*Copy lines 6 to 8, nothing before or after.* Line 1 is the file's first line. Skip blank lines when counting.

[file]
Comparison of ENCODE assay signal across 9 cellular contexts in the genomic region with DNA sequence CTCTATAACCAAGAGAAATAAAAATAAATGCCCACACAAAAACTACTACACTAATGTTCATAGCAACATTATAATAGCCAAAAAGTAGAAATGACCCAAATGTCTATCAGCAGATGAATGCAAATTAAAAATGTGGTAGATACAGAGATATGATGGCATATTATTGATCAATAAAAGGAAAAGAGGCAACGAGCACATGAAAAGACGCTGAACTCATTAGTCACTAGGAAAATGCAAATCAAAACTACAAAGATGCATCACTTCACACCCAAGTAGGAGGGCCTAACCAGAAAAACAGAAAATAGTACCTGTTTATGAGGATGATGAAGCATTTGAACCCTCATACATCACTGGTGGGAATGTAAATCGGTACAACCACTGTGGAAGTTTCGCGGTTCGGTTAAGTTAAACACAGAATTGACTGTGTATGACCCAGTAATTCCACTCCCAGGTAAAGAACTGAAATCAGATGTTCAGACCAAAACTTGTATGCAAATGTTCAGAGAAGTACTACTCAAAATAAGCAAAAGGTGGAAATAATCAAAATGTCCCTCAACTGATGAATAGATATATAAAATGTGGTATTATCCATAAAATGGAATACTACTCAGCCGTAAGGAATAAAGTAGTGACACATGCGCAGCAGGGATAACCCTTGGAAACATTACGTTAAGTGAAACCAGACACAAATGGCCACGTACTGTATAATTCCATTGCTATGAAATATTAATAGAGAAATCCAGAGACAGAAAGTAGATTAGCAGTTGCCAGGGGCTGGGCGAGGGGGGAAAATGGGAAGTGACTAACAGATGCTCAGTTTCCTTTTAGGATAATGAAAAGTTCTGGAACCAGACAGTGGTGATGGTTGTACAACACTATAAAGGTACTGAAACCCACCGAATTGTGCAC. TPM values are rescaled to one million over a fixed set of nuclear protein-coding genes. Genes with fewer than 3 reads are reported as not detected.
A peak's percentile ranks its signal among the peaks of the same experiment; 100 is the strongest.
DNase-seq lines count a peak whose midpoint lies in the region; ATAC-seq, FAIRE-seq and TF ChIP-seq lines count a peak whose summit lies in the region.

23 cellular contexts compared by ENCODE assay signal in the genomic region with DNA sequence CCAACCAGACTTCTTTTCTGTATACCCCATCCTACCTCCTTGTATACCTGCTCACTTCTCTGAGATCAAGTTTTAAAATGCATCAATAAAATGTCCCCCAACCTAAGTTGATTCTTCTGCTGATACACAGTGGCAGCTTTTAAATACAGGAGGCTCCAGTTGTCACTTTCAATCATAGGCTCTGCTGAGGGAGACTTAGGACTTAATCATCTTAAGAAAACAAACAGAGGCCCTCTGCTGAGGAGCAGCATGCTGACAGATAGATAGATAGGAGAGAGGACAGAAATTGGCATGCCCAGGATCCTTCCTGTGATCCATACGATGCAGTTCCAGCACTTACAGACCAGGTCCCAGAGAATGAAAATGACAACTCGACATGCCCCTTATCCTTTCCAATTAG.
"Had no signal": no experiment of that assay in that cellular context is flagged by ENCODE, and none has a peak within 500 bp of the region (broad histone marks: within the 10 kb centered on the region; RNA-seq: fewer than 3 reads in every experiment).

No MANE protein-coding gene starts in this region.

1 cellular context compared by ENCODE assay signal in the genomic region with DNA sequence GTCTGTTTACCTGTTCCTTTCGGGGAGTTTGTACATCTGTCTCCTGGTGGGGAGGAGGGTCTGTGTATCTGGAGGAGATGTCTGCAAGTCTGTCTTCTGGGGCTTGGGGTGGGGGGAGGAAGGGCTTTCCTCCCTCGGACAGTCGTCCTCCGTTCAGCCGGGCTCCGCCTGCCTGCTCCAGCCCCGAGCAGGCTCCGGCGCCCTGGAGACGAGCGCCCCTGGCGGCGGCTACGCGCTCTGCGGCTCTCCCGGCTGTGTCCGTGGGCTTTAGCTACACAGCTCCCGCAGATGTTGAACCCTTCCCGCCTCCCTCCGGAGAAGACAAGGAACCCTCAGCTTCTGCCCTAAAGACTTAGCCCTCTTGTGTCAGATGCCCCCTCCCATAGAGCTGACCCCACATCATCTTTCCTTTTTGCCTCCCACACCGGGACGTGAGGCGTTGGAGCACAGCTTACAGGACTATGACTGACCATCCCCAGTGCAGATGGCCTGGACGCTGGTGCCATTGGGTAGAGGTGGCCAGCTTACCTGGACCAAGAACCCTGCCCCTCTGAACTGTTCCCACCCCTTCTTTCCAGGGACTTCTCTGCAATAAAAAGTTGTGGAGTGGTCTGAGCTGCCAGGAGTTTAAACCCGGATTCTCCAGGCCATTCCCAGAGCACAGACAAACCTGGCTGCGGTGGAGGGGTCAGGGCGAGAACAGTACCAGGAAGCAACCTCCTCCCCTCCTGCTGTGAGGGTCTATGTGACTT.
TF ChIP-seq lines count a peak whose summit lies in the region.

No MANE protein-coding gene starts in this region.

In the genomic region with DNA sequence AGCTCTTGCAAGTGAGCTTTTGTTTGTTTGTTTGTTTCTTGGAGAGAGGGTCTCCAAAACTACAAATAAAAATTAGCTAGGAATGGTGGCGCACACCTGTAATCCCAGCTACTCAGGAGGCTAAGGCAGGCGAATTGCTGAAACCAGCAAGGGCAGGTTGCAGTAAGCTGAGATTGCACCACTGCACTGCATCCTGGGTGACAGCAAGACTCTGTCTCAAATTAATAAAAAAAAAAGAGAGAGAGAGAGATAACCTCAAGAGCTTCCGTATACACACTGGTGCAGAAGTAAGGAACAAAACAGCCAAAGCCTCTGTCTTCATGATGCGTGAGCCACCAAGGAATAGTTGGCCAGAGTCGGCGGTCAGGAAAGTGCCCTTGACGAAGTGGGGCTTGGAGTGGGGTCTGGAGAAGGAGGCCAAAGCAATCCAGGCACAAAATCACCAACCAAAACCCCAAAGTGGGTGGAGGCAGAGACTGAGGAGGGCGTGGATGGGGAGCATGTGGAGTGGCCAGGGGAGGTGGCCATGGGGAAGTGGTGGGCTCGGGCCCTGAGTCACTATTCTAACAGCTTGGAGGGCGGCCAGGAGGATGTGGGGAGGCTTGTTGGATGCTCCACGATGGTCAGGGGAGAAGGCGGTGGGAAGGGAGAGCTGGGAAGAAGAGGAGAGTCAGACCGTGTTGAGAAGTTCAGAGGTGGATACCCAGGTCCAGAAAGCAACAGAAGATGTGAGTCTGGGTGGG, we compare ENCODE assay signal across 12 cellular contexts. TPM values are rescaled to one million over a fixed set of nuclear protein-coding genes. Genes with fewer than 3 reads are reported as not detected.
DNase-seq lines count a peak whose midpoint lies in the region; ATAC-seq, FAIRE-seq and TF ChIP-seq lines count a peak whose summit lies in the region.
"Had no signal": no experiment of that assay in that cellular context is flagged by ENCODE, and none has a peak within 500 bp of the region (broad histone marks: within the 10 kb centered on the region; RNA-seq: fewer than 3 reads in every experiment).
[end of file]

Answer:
No MANE protein-coding gene starts in this region.

1 cellular context compared by ENCODE assay signal in the genomic region with DNA sequence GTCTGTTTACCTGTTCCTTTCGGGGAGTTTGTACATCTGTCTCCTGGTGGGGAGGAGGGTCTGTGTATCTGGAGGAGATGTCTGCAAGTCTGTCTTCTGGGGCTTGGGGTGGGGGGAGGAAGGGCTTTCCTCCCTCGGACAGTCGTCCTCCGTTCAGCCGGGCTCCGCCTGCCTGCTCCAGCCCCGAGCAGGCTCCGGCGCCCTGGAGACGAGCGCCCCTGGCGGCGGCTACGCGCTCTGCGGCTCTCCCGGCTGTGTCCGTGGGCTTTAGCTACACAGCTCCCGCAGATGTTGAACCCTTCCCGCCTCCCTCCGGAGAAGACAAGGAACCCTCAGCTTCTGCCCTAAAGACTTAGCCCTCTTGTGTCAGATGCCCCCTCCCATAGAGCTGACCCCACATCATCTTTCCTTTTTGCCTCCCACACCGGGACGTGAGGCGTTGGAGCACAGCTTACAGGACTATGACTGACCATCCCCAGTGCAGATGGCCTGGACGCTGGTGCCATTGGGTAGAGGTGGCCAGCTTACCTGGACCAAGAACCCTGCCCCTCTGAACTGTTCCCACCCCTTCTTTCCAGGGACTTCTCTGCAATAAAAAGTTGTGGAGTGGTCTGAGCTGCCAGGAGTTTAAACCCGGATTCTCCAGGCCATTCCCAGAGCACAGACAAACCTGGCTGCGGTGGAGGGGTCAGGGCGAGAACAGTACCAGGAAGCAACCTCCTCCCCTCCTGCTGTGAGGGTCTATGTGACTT.
TF ChIP-seq lines count a peak whose summit lies in the region.